Film Screening: The Chalatenango Massacres
A Documentary Project by Juan Andrés Bello
The Chalatenango Massacres
a documentary project by Juan Andrés Bello
Sunday October 23, 2022, 2 PM
Museum London, 421 Ridout St N, London, Ontario
This event is free to the public. Register Here
Join us on October 23rd for a screening of The Chalatenango Massacres, a series of documentary films produced by Juan Andrés Bello (Triana Media) in collaboration with survivors of El Salvador’s Civil War. This event is presented by Embassy Cultural House, in partnership with Museum London.
The Chalatenango Massacres documents the crimes committed by the Salvadoran army and paramilitary groups against peasant communities at the outset of the country’s armed conflict (1979–1992). The project was produced with the support of the Canada Council for the Arts, the London Arts Council, and the Sumpul Association (Association of Survivors of the Sumpul Massacre and Other Massacres of Chalatenango).
The documentation process included the recording of testimonials, the production of a series of 360° video stories, and the development of a multi-screen video installation, featuring survivors that represent different age groups. The production team joined members of these communities during their yearly pilgrimage to the massacre sites, listening and recording their testimonies in the very environment where the events took place.
According to Felipe Tobar, president of the Sumpul Association, “this is a healing project, which restores the dignity of the victims and survivors of the armed conflict, and it also helps to preserve the testimonies and stories of our suffering during the war. One of our main goals is to keep our historical memory alive so that current and future generations learn about it, and do not repeat it, so life and human rights may be respected.”
The screening will be followed by a Q&A featuring the filmmaker, as well as Dr. Adriana Alas, a Postdoctoral Scholar from El Salvador, and a member of Surviving Memory in Postwar El Salvador, an interdisciplinary project led by Dr. Amanda Grzyb, from the University of Western Ontario’s Faculty of Information and Media Studies. They will also present on the many initiatives currently in progress in El Salvador. The conversation will be followed by a celebration of life, including Salvadoran cuisine and live music.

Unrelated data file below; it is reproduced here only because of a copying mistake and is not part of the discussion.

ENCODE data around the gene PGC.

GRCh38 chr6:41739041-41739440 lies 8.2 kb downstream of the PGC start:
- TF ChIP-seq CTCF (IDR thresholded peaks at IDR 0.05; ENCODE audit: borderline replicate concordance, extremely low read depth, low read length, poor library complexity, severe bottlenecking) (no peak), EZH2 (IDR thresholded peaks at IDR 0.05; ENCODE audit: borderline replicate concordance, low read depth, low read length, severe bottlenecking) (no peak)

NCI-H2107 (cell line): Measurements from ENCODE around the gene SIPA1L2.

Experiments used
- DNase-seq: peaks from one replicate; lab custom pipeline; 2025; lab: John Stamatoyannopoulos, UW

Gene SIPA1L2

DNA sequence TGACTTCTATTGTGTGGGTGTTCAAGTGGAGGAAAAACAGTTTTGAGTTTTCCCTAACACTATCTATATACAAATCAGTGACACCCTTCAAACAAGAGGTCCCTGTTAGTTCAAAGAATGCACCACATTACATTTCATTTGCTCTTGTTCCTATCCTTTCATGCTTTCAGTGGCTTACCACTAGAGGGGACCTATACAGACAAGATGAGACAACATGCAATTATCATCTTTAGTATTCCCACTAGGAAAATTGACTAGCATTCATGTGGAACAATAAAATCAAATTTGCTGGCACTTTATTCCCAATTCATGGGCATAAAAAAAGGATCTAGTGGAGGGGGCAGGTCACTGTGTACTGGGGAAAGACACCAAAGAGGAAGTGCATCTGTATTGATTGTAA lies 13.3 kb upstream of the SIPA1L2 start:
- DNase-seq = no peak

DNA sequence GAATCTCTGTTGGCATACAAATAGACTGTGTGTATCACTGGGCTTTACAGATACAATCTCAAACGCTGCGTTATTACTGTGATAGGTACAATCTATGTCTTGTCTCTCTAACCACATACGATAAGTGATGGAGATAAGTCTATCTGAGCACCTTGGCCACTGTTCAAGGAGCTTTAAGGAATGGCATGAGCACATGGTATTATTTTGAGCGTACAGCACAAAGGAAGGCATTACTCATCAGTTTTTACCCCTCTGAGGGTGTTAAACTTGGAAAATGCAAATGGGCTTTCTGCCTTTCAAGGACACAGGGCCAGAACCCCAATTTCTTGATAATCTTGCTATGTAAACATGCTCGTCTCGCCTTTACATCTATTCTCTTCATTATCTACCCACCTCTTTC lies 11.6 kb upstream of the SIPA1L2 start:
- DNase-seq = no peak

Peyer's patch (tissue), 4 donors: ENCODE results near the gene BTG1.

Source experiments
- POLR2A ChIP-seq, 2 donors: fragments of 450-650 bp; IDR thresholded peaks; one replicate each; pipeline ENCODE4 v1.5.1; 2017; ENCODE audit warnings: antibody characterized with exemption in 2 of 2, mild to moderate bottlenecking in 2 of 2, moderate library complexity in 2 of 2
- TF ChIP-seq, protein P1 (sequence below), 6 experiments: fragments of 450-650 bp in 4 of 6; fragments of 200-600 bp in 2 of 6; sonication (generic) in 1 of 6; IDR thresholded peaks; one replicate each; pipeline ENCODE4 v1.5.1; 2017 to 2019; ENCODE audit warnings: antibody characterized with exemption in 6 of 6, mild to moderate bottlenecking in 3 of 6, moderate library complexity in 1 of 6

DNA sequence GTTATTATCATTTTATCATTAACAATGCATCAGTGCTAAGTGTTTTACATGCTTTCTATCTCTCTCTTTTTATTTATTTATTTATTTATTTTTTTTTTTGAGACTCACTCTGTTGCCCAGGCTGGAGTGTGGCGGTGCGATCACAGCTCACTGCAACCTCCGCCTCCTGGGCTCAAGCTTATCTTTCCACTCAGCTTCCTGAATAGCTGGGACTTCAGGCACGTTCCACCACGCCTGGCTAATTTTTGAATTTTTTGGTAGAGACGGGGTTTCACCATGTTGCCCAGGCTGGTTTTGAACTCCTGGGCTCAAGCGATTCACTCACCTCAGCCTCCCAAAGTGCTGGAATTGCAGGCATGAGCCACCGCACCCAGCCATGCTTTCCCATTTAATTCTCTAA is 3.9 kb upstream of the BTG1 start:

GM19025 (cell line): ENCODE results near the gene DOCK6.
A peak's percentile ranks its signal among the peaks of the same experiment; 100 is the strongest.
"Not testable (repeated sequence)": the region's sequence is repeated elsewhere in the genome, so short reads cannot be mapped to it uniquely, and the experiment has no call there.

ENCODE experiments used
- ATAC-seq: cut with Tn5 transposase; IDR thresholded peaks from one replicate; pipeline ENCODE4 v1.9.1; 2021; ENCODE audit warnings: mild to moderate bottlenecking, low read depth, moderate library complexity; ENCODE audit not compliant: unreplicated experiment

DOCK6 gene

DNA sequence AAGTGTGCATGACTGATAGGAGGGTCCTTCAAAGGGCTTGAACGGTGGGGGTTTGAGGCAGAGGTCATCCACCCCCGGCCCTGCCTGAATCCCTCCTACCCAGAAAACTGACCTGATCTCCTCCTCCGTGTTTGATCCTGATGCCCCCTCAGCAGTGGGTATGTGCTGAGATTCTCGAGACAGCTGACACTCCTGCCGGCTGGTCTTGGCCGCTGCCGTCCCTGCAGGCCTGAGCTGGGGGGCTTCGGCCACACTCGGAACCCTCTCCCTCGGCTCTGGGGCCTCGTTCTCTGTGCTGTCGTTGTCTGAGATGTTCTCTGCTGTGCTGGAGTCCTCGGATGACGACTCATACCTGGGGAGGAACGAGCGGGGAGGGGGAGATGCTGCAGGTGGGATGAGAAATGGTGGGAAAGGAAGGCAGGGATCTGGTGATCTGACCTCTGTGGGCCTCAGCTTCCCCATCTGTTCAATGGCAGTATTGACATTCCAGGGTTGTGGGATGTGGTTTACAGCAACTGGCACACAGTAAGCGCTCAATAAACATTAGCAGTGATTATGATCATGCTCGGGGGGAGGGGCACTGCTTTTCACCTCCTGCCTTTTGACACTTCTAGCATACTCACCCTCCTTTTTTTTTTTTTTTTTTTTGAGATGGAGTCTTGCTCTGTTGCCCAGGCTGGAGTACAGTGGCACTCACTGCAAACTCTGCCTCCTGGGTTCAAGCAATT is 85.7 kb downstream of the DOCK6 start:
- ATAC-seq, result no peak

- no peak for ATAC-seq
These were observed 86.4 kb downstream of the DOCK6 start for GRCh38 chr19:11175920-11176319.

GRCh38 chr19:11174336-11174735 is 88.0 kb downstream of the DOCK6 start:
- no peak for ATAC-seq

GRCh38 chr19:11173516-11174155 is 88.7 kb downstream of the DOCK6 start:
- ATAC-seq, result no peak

For members of the Salvadoran diaspora, this series of documentaries offers the possibility of revisiting events that determined the course of their lives, and shaped their experiences of displacement, migration, and resettlement. For many of their children – second generation Canadians – it will be an opportunity to connect with these stories and to reflect on them outside the private sphere. For the community in general, the project will contribute to raise awareness of this historical episode and the role played by Canada during the Salvadoran refugee crisis–Salvadorans are the third largest Latin American community in Canada.
Juan Andrés Bello is a documentary researcher and producer who explores the use of archival materials–photos, footage, and textual records–for storytelling purposes. Over the last two decades, his practice has covered a wide range of subjects: architecture, history, cultural heritage, and human rights; both in Latin America and Canada. His portfolio includes independent films, and projects commissioned by A&E, The Biography Channel, and HBO Latin America, as well as digital resources and exhibitions for museums and cultural institutions.
His work has been exhibited at specialized film festivals, including the International Festival of Films on Art / Festival International du Film sur L´Art (FIFA) in Montreal (2009, 2012, and 2013). Villanueva The Devil, his documentary on Ciudad Universitaria de Caracas, a UNESCO World Heritage Site, was selected to be part of A Tale of Two Worlds, an art exhibition at the Museum of Modern Art in Frankfurt (MMK) and the Museum of Modern Art in Buenos Aires (2017-2018). In 2022, he was awarded The Howard Tanenbaum Fellowship by the Image Center at Toronto Metropolitan University to conduct research on the coverage of El Salvador’s Civil War in the Black Star Collection.
The screening of The Chalatenango Massacres is presented by Embassy Cultural House, a London-based community-driven organization that delivers virtual and in-person projects, through a team of community contributors, and volunteers. For this event, Embassy Cultural House joined efforts with Museum London and received support from the London Arts Council (Community Arts Investment Program). Other partners for the screening include Surviving Memory in Postwar El Salvador and the Social Justice Committee at St. Michael’s Parish, London.
2022 marks the 30th anniversary of the peace accords that brought an end to the war in El Salvador. It is the hope that this project will contribute to raise awareness of the many human rights violations that took place during that conflict, and to prevent similar events from happening again.
This event requires registration to attend. Register here!
421 Ridout St N